It's a New Year and people are ready for fresh starts. I know I usually try to clean out my closets about this time and some people are also trying to clean up their diets in anticipation of a fresh start. But what also comes along are several different kinds of programs that claim to "cleanse" your system after you have over indulged in holiday sweets or alcohol. Are any of these things worth it?
I have written in a previous post that typically a lot of these programs are claiming to remove "toxins" from your system, and remember "toxin" is just a modern day word for "miasma" or "imbalanced humors." So, it is unlikely that you can be cleansed from something that doesn’t exist. If you had in fact been poisoned, it is unlikely that drinking juices or taking the herbal product will help that. I also wrote another post here about the problem with colon cleansing, which is also un-necessary and in no way evidence based. The conclusion, of course, is that if you have been eating or drinking some things that are going against your health goals (like too many cookies), you can get closer to your goals by removing and/or greatly reducing the offending items and by making sure that you get an adequate amount of what you do need. There is no magical item that will cleanse us of our perceived dietary sins, so to speak, but we can improve our health by eliminating certain items and by allowing our bodies normal metabolic processes to clear out the waste products.
But of course, I still get thrown articles like this (Clean your kidneys), which indicate that there is something accumulating in organs that can be eliminated by one simple natural thing!! (Notice how no one tries to sell you anything complicated). The statement that got me was this one here: With time, the salt accumulates and this needs to undergo cleaning treatments and how are we going to overcome this?
To understand how ridiculous this statement is, let us talk a little bit about the anatomy of the kidney. There is a more extensive and well done piece over here at the National Institute of Diabetes and Digestive and Kidney Diseases (NIDDK) here, but for now we will focus on the part of the kidney where the removal of waste actually takes place, in the nephrons. Each kidney has a million nephrons, and each nephron contains a tiny little sieve called the glomerulus. A normal functioning kidney will be able to gauge what needs to be filtered out into the urine and what needs to be reabsorbed, it's a delicate balance but our body has evolved to keep that whole process in check. Sometimes, however, people have a chronic uncontrolled condition (like diabetes or hypertension) that put so much pressure on those delicate filters that they actually fall apart and become useless. If enough of the nephrons fail, waste products and minerals build up in the body and the only way to remove them from the blood stream is by dialysis and/or kidney transplantation. You can read more about that in the NIDDK piece, but it is not a process most people want to go through.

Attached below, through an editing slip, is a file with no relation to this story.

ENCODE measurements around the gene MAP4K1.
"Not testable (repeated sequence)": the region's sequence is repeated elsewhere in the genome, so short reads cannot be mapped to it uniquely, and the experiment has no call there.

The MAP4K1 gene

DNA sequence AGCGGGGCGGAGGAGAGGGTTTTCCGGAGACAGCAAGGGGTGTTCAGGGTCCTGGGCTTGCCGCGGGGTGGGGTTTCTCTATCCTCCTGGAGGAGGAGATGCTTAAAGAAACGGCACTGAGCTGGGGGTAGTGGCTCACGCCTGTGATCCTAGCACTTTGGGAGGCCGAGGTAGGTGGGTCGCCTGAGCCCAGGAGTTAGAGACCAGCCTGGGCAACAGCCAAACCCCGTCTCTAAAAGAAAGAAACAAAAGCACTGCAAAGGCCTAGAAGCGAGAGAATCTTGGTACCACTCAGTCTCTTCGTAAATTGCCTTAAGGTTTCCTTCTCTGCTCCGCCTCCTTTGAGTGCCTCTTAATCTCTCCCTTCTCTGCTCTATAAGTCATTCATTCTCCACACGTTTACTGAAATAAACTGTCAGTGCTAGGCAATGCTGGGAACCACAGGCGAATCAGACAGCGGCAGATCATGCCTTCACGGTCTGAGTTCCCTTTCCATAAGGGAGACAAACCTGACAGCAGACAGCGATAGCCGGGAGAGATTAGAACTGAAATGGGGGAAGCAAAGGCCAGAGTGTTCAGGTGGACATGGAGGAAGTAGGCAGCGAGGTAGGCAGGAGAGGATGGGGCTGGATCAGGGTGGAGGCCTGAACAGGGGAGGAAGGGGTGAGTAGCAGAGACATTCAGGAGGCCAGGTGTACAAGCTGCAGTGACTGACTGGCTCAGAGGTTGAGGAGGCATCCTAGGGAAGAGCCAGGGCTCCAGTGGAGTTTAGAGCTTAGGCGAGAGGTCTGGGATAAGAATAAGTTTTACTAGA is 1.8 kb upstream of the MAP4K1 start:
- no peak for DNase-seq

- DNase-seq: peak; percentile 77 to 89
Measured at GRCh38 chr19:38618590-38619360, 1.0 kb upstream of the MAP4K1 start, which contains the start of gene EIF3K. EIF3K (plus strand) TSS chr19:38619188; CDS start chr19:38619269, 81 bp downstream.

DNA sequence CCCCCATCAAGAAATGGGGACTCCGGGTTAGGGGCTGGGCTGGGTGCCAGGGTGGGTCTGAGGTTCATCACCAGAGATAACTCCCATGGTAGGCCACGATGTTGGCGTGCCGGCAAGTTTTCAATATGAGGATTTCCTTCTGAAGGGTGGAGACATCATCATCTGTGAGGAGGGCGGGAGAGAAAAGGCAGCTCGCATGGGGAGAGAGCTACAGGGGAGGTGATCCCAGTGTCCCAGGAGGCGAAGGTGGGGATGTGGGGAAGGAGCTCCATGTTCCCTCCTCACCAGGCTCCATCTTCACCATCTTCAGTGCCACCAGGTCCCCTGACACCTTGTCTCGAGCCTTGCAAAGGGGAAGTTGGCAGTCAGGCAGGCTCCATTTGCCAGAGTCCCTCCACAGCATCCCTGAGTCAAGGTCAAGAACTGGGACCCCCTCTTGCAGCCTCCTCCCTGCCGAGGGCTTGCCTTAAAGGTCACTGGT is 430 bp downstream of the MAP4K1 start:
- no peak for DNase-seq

So, if your nephrons did actually accumulate salt in them like this article claims, you would need dialysis instead of a cilantro shake. Fortunately, salt does not accumulate in the "filters" and therefore the need to add "cleansing agents" is not evidence based. Now, some people with chronic kidney disease will experience swelling of the ankles/feet/hands when they take in too much sodium because their remaining nephrons cannot keep up with the demand. Once again, the cilantro drink will not help you, but limiting your sodium intake in the future will prevent it from happening again (and some people even need medicine to help restore the balance). And if you do have diabetes, hypertension, and/or are overweight, eating properly to control these conditions will help keep you nephrons in good working shape.
Oh, and one more thing, even if the cilantro did remove the excess sodium from the body, if you had too much of this you could develop a potentially dangerous condition called hyponatremia (definition) where the concentration of sodium in your blood becomes too low. People with heart failure and chronic kidney disease who do have to take diuretics (aka "water pills") have to be monitored closely so that they don't have the delicate balance of sodium and water in their blood disrupted. And any competitive athlete will tell you that they will usually have to consume an electrolyte solution during periods of intense training and competition (I've posted here about how that's likely not you). So be careful of anything that claims to help you "lose" sodium because if it did work you might be in trouble.
Take home message—To keep your kidneys healthy stay hydrated and control chronic conditions like diabetes and hypertension, otherwise your body is doing fine on it's own.